July 14, 2017 10:56:01 AM
Starkville mayoral candidate Johnny Moore's challenge of May's Democratic Primary runoff likely will remain in legal limbo after attorneys for Mayor Lynn Spruill promised to appeal Special Judge Barry W. Ford's Thursday decision denying her motion to dismiss the case.
Ford's ruling allows Moore's challenge to proceed, but a timetable for its resolution is not clear because of the pending appeal to the Mississippi Supreme Court.
The entire issue -- the appeal and overall election challenge -- could easily be held up in litigation for months.
Spruill's counsel, Jim Mozingo, previously asked the judge to dismiss the entire case and argued the court had a limited jurisdiction and could only review the Starkville Democratic Election Committee's hearing and decision to affirm Spruill's six-vote mayoral victory.
Mozingo argued Moore's counsel, William Starks, effectively abandoned the challenge by filing a petition for judicial review with circuit court one day before the Democratic Party, at Moore's behest, was scheduled to hear his appeal.
Ford, however, ruled Starks' filing was timely and should proceed.
"We're very pleased with the decision and believe he followed state law in denying the motion to dismiss and allowing us to proceed with the merits of the claim," Starks said. "We're looking forward to presenting the actual evidence we have to the court in a hearing and not being thwarted from doing that. We want the true results of the election to come out."
Mozingo said the ruling could set a precedent where those seeking to challenge the results of an election can choose to ignore statute calling for local municipalities' political parties to hear disputes first, thereby allowing them to push their cases to court without following the proper procedure.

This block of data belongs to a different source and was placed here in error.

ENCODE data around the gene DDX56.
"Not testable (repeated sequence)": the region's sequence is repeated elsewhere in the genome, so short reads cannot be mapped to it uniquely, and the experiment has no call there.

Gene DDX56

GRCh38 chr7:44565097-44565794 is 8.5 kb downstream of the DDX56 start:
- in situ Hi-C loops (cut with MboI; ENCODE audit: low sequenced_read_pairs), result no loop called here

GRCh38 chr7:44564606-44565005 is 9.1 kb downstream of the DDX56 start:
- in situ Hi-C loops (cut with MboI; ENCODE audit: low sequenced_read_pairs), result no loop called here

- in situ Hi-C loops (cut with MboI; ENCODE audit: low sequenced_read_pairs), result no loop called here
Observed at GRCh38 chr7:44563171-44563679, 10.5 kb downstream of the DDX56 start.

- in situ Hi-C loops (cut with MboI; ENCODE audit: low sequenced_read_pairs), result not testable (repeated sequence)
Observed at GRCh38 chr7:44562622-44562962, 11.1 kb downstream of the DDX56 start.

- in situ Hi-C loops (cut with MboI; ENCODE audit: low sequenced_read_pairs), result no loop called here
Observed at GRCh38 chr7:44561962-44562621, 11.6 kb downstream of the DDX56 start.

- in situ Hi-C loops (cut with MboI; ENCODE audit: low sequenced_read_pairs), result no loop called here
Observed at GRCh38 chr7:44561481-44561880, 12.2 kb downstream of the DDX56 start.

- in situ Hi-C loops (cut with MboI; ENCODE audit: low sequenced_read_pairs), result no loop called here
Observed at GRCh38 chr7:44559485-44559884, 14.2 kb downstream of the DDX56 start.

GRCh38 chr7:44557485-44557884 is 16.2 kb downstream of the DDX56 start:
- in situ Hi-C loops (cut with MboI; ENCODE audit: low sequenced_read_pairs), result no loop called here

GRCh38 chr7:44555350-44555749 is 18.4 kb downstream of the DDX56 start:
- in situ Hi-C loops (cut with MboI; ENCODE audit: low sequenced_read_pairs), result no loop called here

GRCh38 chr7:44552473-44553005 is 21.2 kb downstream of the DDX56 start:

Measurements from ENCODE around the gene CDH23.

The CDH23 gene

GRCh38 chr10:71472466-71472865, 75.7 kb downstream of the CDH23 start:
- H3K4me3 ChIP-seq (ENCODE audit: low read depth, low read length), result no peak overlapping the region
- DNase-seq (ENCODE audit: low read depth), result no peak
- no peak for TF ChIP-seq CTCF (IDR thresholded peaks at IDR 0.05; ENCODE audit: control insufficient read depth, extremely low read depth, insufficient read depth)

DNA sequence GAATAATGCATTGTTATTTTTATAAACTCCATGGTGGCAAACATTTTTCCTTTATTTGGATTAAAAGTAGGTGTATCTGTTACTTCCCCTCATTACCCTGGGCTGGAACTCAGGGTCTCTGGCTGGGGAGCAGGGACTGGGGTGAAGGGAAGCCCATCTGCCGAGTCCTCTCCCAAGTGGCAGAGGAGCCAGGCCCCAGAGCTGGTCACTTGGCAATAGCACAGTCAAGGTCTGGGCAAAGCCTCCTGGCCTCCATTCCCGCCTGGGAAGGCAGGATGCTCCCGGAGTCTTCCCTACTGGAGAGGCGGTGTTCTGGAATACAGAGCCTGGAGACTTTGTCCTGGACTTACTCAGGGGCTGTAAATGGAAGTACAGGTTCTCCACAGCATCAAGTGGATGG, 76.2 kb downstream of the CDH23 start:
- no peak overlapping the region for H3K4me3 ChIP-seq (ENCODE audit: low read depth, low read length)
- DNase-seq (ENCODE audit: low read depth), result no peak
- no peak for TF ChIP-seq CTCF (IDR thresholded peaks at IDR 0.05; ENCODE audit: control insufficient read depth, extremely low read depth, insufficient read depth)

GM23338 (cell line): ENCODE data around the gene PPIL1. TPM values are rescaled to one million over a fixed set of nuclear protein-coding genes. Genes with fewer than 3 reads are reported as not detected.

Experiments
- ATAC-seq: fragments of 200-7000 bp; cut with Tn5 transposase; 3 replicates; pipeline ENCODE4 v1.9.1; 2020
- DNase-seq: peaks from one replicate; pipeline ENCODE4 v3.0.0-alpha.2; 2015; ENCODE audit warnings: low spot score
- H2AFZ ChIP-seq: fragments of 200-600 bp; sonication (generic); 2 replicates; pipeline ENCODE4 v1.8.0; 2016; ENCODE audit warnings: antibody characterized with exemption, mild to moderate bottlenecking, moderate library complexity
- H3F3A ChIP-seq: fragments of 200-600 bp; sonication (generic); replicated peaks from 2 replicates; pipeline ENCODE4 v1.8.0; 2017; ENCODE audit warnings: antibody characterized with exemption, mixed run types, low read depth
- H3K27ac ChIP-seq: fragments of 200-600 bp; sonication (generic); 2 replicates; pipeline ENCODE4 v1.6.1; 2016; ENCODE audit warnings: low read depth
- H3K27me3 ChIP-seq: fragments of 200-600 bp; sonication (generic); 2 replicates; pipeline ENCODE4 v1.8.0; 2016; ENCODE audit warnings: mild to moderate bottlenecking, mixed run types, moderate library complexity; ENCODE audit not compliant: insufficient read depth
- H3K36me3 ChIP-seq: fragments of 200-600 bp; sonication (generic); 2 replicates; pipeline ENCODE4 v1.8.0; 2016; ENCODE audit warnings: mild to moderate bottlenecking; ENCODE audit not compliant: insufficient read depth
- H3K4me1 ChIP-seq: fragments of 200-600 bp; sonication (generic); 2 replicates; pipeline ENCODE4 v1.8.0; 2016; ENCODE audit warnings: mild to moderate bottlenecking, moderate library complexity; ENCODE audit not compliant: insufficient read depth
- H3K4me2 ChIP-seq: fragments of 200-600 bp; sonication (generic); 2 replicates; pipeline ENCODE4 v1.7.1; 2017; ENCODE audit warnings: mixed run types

"Do you file (a petition with the election commission) on day one and then, on day two, you can go file with court so you can skip through that step and never say anything about it? I don't see that harmonizing with statute," he said. "I don't think the Legislature said you can skip this step. The committee acted within 10 days and gave an opportunity to present evidence. The statute doesn't say, 'If you think you're not going to have enough time, then you can just go ahead and file it in court.'"
The Democratic Party went on to affirm Spruill's victory last month after Starks only argued a signature issue between the city and the party meant the election was invalid and Starkville breached the agreement by using paper ballots instead of machines.
Moore's claim also alleged other issues -- Starkville election commissioners incorrectly rejected at least nine affidavits, while more than 60 absentee ballots have issues; numerous ballots contained improper and illegal marks; and the number of signatures in voter receipt and poll books from certain precincts did not match the number of ballots cast in the runoff -- but Starks, in the SDEC hearing, declined to push those arguments, saying a court order would be required to open ballot boxes since the matter was now filed with the court system.
Moore's challenge asks the court to either accept properly cast ballots or call for a third election.
Carl Smith covers Starkville and Oktibbeha County for The Dispatch. Follow him on Twitter @StarkDispatch
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